The calculation of patient-specific dose distribution can be achieved by Monte Carlo simulations or by analytical methods. In this study, fluka Monte Carlo code has been considered for use in nuclear medicine dosimetry. Up to now, fluka has mainly been dedicated to other fields, namely high energy physics, radiation protection, and hadrontherapy. When first employing a Monte Carlo code for nuclear medicine dosimetry, its results concerning electron transport at energies typical of nuclear medicine applications need to be verified. This is commonly achieved by means of calculation of a representative parameter and comparison with reference data. Dose point kernel (DPK), quantifying the energy deposition all around a point isotropic source, is often the one.Methods: fluka DPKs have been calculated in both water and compact bone for monoenergetic electrons (10–3 MeV) and for beta emitting isotopes commonly used for therapy (89Sr, 90Y, 131I, 153Sm, 177Lu, 186Re, and 188Re). Point isotropic sources have been simulated at the center of a water (bone) sphere, and deposed energy has been tallied in concentric shells. fluka outcomes have been compared to penelope v.2008 results, calculated in this study as well. Moreover, in case of monoenergetic electrons in water, comparison with the data from the literature (etran, geant4, mcnpx) has been done. Maximum percentage differences within 0.8·RCSDA and 0.9·RCSDA for monoenergetic electrons (RCSDA being the continuous slowing down approximation range) and within 0.8·X90 and 0.9·X90 for isotopes (X90 being the radius of the sphere in which 90% of the emitted energy is absorbed) have been computed, together with the average percentage difference within 0.9·RCSDA and 0.9·X90 for electrons and isotopes, respectively.Results: Concerning monoenergetic electrons, within 0.8·RCSDA (where 90%–97% of the particle energy is deposed), fluka and penelope agree mostly within 7%, except for 10 and 20 keV electrons (12% in water, 8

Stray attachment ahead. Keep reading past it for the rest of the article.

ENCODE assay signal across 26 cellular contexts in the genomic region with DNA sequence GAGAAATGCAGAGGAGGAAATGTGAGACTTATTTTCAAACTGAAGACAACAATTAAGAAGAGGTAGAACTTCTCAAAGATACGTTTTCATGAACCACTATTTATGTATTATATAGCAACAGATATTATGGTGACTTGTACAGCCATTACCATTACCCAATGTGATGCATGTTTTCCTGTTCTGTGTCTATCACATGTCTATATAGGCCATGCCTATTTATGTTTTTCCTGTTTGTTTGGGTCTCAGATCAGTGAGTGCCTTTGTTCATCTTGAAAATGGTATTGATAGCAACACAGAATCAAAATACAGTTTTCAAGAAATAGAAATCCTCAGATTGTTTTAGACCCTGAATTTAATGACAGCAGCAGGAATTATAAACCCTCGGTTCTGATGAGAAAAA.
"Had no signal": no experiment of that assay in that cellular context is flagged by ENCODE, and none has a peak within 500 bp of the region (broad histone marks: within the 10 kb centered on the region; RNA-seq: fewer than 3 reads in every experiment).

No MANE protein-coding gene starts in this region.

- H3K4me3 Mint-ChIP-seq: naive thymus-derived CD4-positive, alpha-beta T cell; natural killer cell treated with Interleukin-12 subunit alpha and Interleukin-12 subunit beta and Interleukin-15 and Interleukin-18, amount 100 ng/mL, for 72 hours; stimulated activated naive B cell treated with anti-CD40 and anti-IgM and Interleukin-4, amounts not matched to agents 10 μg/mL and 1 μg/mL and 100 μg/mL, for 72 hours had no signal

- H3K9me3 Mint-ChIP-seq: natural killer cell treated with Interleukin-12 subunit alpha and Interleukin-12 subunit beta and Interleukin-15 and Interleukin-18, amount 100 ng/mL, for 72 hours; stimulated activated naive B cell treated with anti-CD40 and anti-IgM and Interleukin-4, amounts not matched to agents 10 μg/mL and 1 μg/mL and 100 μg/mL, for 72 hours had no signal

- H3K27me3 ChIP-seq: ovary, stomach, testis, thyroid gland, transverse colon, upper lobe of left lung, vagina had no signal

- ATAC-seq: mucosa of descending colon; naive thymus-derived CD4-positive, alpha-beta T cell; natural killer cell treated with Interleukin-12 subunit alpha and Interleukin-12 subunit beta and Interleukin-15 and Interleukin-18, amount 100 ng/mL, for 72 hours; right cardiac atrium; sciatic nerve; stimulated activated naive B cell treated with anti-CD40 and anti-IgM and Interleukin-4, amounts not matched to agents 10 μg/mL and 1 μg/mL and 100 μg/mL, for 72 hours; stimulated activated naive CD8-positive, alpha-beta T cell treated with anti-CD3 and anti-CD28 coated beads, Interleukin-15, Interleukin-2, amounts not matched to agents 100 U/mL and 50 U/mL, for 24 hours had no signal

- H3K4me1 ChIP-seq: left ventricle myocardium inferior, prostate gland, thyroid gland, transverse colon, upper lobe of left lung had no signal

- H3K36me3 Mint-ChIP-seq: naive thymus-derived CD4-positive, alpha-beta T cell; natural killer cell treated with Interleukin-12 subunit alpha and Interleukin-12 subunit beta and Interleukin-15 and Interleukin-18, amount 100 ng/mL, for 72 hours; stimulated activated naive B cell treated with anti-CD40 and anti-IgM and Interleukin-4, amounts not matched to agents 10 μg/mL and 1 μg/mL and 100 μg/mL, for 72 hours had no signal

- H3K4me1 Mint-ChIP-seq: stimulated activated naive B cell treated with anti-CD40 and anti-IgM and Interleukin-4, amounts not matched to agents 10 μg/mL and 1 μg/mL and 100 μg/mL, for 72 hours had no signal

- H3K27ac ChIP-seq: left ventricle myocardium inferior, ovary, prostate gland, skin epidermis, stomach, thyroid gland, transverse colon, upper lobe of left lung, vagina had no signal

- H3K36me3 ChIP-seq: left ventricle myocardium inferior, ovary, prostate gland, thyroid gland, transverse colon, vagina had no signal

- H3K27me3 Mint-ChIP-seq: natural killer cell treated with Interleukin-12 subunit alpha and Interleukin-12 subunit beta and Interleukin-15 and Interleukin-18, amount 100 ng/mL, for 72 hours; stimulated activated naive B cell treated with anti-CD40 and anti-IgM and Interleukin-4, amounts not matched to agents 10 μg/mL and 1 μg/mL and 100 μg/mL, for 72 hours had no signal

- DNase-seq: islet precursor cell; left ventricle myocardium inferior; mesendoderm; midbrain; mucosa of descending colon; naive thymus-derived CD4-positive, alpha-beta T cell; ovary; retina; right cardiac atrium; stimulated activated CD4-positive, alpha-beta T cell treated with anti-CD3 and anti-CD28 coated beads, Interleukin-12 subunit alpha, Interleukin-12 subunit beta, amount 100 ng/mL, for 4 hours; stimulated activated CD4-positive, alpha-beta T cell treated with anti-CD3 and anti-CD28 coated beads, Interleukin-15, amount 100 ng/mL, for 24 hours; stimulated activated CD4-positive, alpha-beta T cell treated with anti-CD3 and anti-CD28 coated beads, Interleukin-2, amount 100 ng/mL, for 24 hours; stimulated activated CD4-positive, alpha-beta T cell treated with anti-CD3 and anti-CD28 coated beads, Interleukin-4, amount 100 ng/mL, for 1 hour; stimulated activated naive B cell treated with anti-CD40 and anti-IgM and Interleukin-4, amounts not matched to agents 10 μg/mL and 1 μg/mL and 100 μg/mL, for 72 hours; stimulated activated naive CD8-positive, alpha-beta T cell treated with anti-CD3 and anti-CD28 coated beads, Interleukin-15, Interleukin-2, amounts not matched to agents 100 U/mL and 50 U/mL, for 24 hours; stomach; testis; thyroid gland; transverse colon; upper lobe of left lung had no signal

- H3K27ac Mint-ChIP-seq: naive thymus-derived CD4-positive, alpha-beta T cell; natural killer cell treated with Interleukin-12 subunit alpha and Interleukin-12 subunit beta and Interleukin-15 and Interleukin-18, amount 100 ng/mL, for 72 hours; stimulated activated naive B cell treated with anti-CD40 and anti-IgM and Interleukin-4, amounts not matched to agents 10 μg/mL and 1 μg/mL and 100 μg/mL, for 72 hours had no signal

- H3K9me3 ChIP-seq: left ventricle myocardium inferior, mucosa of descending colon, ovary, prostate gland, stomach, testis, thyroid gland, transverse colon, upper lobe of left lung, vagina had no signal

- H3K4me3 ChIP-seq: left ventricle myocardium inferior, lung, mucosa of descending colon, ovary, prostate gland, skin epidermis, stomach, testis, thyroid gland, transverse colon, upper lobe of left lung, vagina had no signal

7. Air-kerma strength determination of a miniature x-ray source for brachytherapy applications

    NASA Astrophysics Data System (ADS)

    Davis, Stephen D.

    A miniature x-ray source has been developed by Xoft Inc. for high dose-rate brachytherapy treatments. The source is contained in a 5.4 mm diameter water-cooling catheter. The source voltage can be adjusted from 40 kV to 50 kV and the beam current is adjustable up to 300 muA. Electrons are accelerated toward a tungsten-coated anode to produce a lightly-filtered bremsstrahlung photon spectrum. The sources were initially used for early-stage breast cancer treatment using a balloon applicator. More recently, Xoft Inc. has developed vaginal and surface applicators. The miniature x-ray sources have been characterized using a modification of the American Association of Physicists in Medicine Task Group No. 43 formalism normally used for radioactive brachytherapy sources. Primary measurements of air kerma were performed using free-air ionization chambers at the University of Wisconsin (UW) and the National Institute of Standards and Technology (NIST). The measurements at UW were used to calibrate a well-type ionization chamber for clinical verification of source strength. Accurate knowledge of the emitted photon spectrum was necessary to calculate the corrections required to determine air-kerma strength, defined in vacuo. Theoretical predictions of the photon spectrum were calculated using three separate Monte Carlo codes: MCNP5, EGSnrc, and PENELOPE. Each code used different implementations of the underlying radiological physics. Benchmark studies were performed to investigate these differences in detail. The most important variation among the codes was found to be the calculation of fluorescence photon production following electron-induced vacancies in the L shell of tungsten atoms. The low-energy tungsten L-shell fluorescence photons have little clinical significance at the treatment distance, but could have a large impact on air-kerma measurements. Calculated photon spectra were compared to spectra measured with high-purity germanium spectroscopy systems at both UW and